Students pay a high price for skipping school

Texas is only one of two states in the union that introduced truancy courts to combat repeated absences from school.

Truancy or intentionally missing school is a problem all over the country. Eleven years ago Texas strengthened laws to crack down on this problem, and these new laws have produced mixed results.

The national center for youth law says that more than 113,000 truancy cases are filed in Texas yearly. These cases begin when a school complains that a student is repeatedly missing school, and the case is referred to a truancy court.

Students in Texas if they miss more than 10 days of school, or parts of days that add up to 10 in a six month period, they are sent to truancy court.

Some parents say this practice is unfair, as it had led to enormous fines, and if they donâ??t comply with the court ordered requirements, such as community service they could end up in jail. I spoke with a parent who believes her son fell through the cracks, and that what happened to him is entirely unfair.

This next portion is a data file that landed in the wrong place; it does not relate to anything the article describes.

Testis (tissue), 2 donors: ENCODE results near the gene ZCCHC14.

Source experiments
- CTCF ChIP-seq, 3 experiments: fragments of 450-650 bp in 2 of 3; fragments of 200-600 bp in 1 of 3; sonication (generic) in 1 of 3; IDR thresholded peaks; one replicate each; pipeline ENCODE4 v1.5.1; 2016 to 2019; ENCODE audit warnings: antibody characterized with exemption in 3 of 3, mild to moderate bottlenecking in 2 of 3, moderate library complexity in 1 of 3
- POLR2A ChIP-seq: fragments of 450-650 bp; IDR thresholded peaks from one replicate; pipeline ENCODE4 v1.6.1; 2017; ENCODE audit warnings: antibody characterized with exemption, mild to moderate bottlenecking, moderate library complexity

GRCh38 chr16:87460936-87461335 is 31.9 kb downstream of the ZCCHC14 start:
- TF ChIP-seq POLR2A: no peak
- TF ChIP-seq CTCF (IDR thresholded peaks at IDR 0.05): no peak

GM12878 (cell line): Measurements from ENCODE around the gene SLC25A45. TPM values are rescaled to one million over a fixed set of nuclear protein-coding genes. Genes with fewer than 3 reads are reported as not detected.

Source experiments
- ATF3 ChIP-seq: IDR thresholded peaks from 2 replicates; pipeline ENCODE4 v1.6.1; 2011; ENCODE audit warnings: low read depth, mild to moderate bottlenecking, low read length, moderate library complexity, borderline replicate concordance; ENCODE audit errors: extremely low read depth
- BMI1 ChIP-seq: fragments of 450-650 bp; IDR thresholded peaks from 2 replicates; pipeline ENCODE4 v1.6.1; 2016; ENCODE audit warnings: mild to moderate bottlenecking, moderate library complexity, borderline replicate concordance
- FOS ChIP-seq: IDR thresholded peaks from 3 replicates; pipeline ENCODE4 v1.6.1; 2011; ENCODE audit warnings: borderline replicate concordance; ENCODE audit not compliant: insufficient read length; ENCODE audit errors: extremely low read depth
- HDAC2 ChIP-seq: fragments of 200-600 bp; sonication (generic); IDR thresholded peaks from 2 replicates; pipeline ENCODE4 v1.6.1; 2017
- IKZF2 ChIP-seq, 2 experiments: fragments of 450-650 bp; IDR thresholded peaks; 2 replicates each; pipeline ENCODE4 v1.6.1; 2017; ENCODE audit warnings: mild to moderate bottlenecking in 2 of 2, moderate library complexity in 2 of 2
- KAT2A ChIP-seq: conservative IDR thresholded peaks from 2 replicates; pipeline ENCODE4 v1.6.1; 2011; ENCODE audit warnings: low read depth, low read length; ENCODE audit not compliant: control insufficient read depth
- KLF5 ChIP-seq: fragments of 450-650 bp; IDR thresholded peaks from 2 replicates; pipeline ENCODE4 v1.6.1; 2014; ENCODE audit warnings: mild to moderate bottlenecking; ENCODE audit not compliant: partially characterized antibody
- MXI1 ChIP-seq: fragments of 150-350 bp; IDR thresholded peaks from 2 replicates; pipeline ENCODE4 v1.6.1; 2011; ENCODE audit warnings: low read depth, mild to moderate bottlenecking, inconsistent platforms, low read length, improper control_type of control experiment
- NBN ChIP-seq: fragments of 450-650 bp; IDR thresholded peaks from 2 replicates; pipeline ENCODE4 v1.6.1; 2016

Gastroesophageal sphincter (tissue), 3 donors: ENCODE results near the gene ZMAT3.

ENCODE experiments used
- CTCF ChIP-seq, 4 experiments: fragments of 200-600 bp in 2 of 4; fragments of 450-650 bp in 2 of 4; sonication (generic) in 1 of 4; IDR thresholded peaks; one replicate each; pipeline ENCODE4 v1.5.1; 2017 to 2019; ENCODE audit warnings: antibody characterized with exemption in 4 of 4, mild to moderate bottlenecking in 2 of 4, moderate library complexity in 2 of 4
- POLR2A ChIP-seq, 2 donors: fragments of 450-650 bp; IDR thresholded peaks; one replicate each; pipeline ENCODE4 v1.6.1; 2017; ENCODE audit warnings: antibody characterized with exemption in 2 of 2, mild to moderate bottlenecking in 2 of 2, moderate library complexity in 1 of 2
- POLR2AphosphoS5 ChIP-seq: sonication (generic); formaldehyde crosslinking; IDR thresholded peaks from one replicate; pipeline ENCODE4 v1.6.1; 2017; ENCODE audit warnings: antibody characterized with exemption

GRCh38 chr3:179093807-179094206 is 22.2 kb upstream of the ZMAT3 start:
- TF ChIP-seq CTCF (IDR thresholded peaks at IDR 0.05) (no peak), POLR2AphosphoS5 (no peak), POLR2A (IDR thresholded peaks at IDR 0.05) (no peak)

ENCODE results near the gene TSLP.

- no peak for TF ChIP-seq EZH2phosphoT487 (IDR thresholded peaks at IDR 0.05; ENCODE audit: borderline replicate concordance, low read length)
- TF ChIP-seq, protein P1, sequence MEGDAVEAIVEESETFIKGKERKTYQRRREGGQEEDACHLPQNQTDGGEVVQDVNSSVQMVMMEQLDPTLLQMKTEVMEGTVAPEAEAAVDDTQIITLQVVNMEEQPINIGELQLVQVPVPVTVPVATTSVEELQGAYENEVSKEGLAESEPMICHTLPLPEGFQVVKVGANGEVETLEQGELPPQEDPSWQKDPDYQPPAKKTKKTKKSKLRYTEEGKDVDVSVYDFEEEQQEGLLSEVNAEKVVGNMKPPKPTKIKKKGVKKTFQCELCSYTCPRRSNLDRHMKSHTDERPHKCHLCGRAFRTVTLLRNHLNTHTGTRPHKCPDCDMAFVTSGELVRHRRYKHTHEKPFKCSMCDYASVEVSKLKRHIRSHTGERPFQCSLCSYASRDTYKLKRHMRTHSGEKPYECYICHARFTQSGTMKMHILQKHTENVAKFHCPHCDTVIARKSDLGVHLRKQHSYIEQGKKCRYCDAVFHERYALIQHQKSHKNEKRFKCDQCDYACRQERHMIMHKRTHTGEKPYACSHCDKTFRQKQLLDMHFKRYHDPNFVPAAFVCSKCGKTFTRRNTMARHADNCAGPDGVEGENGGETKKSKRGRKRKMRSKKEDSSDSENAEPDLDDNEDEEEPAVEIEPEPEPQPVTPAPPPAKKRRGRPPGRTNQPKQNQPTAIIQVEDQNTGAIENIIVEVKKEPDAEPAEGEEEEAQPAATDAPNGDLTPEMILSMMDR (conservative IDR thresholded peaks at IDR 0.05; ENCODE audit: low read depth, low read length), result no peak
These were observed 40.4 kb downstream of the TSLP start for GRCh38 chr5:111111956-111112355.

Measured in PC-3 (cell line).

â??If my son wouldâ??ve been 17, he still would have been 16 that fine would have been on me and if I wouldnâ??t have paid the fine, then I would have went to jailâ??, said Vonda Grantham, the parent of Truant student. â??My relativeâ??s son was 15 and he had a lot of truancies and her fines got up there. Of course, she wasnâ??t able to pay them, as sheâ??s a single mother. You know at least I have a husband to help, she didnâ??t have nobody to help her, so itâ??s either bills or pay that. Well a warrant went out and they picked her up.â??

Critics claim that the truancy courts have become an important revenue generator for schools and that they have not discouraged students from skipping school. Ms. Stravato, a political science instructor from WT, thinks that the way the program is being run poses serious ethical dilemmas.

â??Where it used to be you might get sent to the principalâ??s office, youâ??re now sent to jail. Something is wrong with our society,â?? said Ms. Stravato.

Judge Nancy Bosquez, an administrator of a local truancy court says that while she sympathizes with parents, she is carrying out the requirements as the law is written.